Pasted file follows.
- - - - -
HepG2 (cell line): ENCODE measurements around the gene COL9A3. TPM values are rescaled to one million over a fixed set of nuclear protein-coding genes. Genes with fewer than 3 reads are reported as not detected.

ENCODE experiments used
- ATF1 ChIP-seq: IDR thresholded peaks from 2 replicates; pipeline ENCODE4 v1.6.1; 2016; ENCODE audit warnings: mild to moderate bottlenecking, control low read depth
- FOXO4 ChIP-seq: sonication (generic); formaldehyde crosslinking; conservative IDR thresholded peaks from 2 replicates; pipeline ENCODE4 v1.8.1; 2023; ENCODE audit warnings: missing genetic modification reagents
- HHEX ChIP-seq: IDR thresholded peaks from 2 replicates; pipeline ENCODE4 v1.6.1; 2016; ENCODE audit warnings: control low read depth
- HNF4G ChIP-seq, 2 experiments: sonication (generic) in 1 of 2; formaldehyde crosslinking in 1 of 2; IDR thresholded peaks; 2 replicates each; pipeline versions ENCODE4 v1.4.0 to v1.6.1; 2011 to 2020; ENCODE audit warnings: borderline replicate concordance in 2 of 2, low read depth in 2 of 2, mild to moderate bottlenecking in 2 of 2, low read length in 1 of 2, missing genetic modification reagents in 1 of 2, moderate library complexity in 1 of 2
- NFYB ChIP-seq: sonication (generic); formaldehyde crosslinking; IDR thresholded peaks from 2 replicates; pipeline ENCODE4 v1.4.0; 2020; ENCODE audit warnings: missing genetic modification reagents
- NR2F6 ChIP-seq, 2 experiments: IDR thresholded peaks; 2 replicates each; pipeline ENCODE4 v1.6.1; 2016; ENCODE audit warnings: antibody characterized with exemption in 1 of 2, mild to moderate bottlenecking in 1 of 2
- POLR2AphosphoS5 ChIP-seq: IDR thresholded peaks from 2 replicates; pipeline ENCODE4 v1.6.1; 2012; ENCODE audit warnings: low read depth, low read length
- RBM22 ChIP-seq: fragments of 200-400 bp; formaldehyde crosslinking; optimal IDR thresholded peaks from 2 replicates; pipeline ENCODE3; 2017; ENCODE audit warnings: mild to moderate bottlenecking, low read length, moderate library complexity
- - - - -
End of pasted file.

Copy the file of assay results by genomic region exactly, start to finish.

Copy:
HepG2 (cell line): ENCODE measurements around the gene COL9A3. TPM values are rescaled to one million over a fixed set of nuclear protein-coding genes. Genes with fewer than 3 reads are reported as not detected.

ENCODE experiments used
- ATF1 ChIP-seq: IDR thresholded peaks from 2 replicates; pipeline ENCODE4 v1.6.1; 2016; ENCODE audit warnings: mild to moderate bottlenecking, control low read depth
- FOXO4 ChIP-seq: sonication (generic); formaldehyde crosslinking; conservative IDR thresholded peaks from 2 replicates; pipeline ENCODE4 v1.8.1; 2023; ENCODE audit warnings: missing genetic modification reagents
- HHEX ChIP-seq: IDR thresholded peaks from 2 replicates; pipeline ENCODE4 v1.6.1; 2016; ENCODE audit warnings: control low read depth
- HNF4G ChIP-seq, 2 experiments: sonication (generic) in 1 of 2; formaldehyde crosslinking in 1 of 2; IDR thresholded peaks; 2 replicates each; pipeline versions ENCODE4 v1.4.0 to v1.6.1; 2011 to 2020; ENCODE audit warnings: borderline replicate concordance in 2 of 2, low read depth in 2 of 2, mild to moderate bottlenecking in 2 of 2, low read length in 1 of 2, missing genetic modification reagents in 1 of 2, moderate library complexity in 1 of 2
- NFYB ChIP-seq: sonication (generic); formaldehyde crosslinking; IDR thresholded peaks from 2 replicates; pipeline ENCODE4 v1.4.0; 2020; ENCODE audit warnings: missing genetic modification reagents
- NR2F6 ChIP-seq, 2 experiments: IDR thresholded peaks; 2 replicates each; pipeline ENCODE4 v1.6.1; 2016; ENCODE audit warnings: antibody characterized with exemption in 1 of 2, mild to moderate bottlenecking in 1 of 2
- POLR2AphosphoS5 ChIP-seq: IDR thresholded peaks from 2 replicates; pipeline ENCODE4 v1.6.1; 2012; ENCODE audit warnings: low read depth, low read length
- RBM22 ChIP-seq: fragments of 200-400 bp; formaldehyde crosslinking; optimal IDR thresholded peaks from 2 replicates; pipeline ENCODE3; 2017; ENCODE audit warnings: mild to moderate bottlenecking, low read length, moderate library complexity